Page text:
You’ll also find conveniences like public restrooms and showers right at the beach, and once you work up an appetite, there are numerous restaurants and cafes in the area. In addition to all the classic beachy amenities, Higgs Beach is also home to some interesting historical attractions, including the African Cemetery and the West Martello Fort.
Free parking is available but limited. This is a popular spot, so arrive early to avoid the crowds. You could even arrive before the sun and watch it come up from the pier, which is one of the local’s favorite spots to watch the sunrise in Key West.
5. Bahia Honda State Park
While it’s not technically in the city, Bahia Honda State Park is home to some of the best beaches in the Key West area. If you want to get out and explore some of the natural areas of the Keys, there’s no better spot than Bahia Honda State Park. The park sits about 35 miles north of Key West on the Bahia Honda Key. Like most state parks, you’ll pay a small entrance fee ($8 per vehicle), but you’ll then have access to the entire park, including its stunning shoreline.
Calusa and Loggerhead Beaches sit on the Gulf Side of the key and are known for their crystal clear water and large sandbar located close to shore. Swimming and snorkeling are both popular pastimes in the shallow water, and you can also rent a kayak and spend the afternoon paddling along the beautiful coastline. On the other side of the park, you’ll find Sandspur Beach. This long sandy stretch is less popular, making it a great place to park your bum if you want to avoid the crowds.
Once you’ve had enough of the water, you can shower off and grab a quick bite from the concession stand before exploring other parts of the park. There is a scenic nature trail that winds past native Mangroves and the coconut palm-lined shores, an interpretive exhibit, and several scenic picnicking pavilions.
Keep in mind that Bahia Honda State Park is nearly an hour away from Key West. If you’d like to spend longer than one day in this stunning area, there are several campgrounds to choose from for both tents and RVs, but sites fill up quickly and you’ll need to reserve your spot well in advance.
6. Simonton Beach
Situated along the city’s northern reaches (the Gulf side), Simonton Beach is a local favorite and one of the best beaches in Key West. This small outcropping of sand offers a good selection of amenities, including a boat launch, chair and umbrella rentals, and public restrooms.
The sand is soft, but closer to the water it can get a bit rocky, so water shoes are recommended if you plan on taking a dip. If you want to do more than swim, you can rent water sports equipment from the kiosk, including jet skis and hydro bikes.
Once you work up an appetite, you can head over to one of the picnic tables, or make a stop at the concession stand located on the beach. There’s also a restaurant located just next to Simonton Beach (Lagerhead Beach Bar), which doubles as a charter service for fun escapades out on the water. You can book sunset cruises, dolphin-watching tours, snorkeling excursions, and more.
One of the main draws to Simonton Beach is its proximity to Mallory Square, one of the most popular areas in the historic downtown Key West area. This is the only public beach in the neighborhood, so you can count on it being pretty busy. Parking here is extremely limited, so plan to show up early or find a spot further away from the beach.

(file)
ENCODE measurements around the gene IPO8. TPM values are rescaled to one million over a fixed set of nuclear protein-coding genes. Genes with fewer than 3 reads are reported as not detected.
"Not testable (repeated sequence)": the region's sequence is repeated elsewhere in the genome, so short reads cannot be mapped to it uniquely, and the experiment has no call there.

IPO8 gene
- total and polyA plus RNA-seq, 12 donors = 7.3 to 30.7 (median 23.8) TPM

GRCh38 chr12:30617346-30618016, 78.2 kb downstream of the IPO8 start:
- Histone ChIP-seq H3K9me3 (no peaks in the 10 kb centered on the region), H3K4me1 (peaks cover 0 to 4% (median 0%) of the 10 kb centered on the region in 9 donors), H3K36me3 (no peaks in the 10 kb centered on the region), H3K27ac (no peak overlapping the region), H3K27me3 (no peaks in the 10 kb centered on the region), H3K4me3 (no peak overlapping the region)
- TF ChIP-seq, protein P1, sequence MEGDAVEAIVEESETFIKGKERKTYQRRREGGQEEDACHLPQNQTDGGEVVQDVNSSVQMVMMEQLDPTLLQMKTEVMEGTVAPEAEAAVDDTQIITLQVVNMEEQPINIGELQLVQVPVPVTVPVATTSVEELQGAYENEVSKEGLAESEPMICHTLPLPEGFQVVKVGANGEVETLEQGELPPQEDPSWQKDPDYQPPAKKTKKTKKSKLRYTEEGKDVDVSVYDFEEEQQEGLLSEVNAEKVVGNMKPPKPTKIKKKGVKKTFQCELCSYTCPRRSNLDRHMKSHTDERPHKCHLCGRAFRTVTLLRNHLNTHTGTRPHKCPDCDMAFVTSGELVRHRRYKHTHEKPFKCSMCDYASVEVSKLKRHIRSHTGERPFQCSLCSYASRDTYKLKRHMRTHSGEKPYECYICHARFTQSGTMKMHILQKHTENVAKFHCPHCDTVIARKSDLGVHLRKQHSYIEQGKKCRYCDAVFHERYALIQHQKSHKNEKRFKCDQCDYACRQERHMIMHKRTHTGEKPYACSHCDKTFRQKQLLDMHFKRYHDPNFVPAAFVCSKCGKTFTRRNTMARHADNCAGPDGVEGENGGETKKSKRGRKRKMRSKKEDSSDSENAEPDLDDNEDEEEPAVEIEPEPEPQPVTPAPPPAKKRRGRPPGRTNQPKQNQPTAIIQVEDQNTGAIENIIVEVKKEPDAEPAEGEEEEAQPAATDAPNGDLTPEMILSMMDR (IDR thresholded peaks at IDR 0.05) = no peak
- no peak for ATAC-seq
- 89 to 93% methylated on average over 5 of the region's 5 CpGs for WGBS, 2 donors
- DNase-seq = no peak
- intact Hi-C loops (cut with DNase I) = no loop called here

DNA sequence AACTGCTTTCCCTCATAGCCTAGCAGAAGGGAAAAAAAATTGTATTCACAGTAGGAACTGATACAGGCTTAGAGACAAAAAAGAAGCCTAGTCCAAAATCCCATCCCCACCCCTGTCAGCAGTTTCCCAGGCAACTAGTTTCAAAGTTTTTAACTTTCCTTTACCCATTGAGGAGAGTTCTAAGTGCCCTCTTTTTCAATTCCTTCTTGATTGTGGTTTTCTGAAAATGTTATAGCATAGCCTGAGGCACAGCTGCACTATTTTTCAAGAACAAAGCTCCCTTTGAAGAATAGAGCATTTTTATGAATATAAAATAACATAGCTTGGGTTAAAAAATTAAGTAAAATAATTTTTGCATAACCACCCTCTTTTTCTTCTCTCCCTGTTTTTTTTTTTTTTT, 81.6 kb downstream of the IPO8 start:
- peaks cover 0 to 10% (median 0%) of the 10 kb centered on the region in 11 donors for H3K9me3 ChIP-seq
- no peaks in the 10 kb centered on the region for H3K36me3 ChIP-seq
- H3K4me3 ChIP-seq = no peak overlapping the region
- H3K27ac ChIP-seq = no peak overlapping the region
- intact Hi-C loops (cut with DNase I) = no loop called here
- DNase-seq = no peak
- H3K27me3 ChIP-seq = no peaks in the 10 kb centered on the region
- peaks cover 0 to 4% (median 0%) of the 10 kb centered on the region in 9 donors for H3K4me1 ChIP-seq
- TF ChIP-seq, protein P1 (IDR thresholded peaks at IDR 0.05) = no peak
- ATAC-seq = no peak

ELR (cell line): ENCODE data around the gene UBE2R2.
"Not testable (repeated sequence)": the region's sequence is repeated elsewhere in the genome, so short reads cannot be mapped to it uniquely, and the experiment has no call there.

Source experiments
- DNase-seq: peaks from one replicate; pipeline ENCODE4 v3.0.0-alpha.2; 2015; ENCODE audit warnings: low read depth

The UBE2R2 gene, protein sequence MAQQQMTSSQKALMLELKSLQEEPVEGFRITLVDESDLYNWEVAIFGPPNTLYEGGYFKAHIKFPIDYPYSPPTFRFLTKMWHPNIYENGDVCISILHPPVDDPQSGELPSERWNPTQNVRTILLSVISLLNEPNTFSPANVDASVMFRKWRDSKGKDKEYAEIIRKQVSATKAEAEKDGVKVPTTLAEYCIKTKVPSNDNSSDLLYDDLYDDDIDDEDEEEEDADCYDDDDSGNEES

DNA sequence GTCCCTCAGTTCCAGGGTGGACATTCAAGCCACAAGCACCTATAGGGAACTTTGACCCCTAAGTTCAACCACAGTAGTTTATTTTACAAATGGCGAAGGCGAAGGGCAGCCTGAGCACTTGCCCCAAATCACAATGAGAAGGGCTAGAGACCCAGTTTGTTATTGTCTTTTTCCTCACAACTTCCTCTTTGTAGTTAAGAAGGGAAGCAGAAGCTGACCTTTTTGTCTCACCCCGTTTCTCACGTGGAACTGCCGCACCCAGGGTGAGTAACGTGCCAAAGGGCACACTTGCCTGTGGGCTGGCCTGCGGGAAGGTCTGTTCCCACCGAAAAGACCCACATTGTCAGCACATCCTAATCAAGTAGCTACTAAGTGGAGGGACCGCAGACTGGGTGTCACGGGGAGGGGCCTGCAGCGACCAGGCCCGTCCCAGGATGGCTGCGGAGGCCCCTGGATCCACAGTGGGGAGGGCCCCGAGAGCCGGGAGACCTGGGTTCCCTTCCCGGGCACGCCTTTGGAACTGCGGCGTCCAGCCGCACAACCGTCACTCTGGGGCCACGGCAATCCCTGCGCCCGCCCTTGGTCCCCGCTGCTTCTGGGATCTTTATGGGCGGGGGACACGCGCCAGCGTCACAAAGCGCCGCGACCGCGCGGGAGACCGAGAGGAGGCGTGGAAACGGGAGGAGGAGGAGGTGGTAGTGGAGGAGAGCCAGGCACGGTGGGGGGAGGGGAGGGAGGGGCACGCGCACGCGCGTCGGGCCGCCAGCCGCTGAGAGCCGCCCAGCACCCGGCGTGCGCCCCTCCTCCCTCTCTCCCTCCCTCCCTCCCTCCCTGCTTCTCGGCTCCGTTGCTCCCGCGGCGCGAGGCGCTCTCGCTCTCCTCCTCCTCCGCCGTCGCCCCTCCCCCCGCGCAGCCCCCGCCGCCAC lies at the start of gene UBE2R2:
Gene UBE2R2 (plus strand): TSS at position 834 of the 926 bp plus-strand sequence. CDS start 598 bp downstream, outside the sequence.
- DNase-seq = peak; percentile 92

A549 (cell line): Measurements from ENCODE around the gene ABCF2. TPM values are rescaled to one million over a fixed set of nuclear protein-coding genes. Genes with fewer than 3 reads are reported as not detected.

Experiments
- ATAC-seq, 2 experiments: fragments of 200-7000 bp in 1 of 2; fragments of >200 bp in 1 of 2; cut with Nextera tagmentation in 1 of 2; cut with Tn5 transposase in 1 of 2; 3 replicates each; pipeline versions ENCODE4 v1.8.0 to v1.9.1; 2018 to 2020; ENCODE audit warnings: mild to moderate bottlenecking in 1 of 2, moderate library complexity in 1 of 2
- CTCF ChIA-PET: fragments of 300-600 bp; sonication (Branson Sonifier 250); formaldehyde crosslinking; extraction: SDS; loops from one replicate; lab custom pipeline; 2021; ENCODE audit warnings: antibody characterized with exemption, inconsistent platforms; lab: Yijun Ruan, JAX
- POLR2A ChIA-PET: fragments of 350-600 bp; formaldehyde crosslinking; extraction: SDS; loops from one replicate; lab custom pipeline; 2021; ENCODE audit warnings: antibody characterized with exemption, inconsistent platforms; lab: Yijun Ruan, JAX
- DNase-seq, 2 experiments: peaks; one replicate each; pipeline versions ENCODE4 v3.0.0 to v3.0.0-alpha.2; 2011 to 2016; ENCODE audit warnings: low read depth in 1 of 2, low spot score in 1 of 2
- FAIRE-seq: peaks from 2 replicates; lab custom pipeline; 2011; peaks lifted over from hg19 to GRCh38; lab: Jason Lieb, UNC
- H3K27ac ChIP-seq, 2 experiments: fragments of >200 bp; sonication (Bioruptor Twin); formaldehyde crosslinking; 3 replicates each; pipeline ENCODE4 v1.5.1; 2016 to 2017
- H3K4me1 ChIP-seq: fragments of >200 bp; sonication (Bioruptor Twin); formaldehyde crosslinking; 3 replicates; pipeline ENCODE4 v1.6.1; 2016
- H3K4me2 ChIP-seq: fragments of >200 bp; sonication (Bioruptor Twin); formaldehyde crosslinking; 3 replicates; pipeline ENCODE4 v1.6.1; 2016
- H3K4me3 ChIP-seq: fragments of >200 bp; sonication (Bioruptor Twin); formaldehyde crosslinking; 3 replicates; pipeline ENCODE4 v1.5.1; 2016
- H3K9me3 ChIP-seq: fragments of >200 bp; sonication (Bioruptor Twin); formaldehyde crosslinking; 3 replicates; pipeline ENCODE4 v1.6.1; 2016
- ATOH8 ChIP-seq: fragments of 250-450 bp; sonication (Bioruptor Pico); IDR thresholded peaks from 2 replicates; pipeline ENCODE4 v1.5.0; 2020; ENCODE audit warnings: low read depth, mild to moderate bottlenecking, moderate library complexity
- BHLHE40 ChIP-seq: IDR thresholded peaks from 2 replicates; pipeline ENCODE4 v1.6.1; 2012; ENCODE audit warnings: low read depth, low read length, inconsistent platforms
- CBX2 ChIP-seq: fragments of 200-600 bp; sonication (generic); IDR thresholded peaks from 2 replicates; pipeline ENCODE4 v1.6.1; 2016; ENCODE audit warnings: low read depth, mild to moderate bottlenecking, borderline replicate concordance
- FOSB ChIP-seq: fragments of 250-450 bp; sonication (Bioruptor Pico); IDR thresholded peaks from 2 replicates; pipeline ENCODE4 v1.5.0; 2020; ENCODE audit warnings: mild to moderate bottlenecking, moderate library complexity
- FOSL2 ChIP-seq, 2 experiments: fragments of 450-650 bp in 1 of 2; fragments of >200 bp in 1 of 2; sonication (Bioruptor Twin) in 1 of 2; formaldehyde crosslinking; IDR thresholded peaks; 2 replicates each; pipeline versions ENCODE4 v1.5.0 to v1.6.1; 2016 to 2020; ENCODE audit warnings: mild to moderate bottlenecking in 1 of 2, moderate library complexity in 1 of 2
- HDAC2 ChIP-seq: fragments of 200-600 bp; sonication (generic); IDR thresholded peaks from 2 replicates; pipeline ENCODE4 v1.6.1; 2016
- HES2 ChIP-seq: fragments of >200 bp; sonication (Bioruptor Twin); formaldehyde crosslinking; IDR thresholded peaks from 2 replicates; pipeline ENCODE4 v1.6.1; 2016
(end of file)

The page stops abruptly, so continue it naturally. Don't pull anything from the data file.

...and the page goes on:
7. Dog Beach
If you want to enjoy a beach day with your four-legged friend, then Dog Beach is the place to be. The small, aptly named Dog Beach sits between Waddell and Vernon Avenue on Key West’s south (Atlantic) side and offers a little slice of beach for dogs and their owners.
This is the only beach on the island where you can let your pups run freely off-leash, but there are few other perks of this little swatch of sand. At just 25 meters wide, it’s pretty tiny, and some visitors may find it hard to relax with all the dogs running around. That being said, it’s a beautiful and secluded spot to let Fido run freely, and there’s a pooch-friendly restaurant right next door once you’re done on the beach.
8. Dry Tortugas National Park
This one is a bit of a freebie since it’s technically far from Key West and a bit hard to access. That being said, if you can manage to get there, Dry Tortugas National Park has one of the best beaches in the Key West Area.
Made up of a cluster of small islands about 70 miles from Key West, Dry Tortugas is one of the most unique national parks in America. The park is home to the historic Fort Jefferson, which became the country’s largest military prison at the height of the Civil War.
The fort is perhaps the main draw of the park, but the beach is where the beauty of this island really shines. Crystal clear, shallow water beckons visitors in, and the soft palm-lined sand is pure paradise. The diving here is also excellent thanks to an abundance of coral reefs.
Dry Tortugas sits on the small Garden Key and is only accessible via ferry. The Yankee III offers service between the park and Key West, and the journey takes about 2 hours one way. While this is far from a casual beach day, no list of Key West’s best beaches is complete without Dry Tortugas National Park. It is one of the best beaches in the Florida Keys to explore.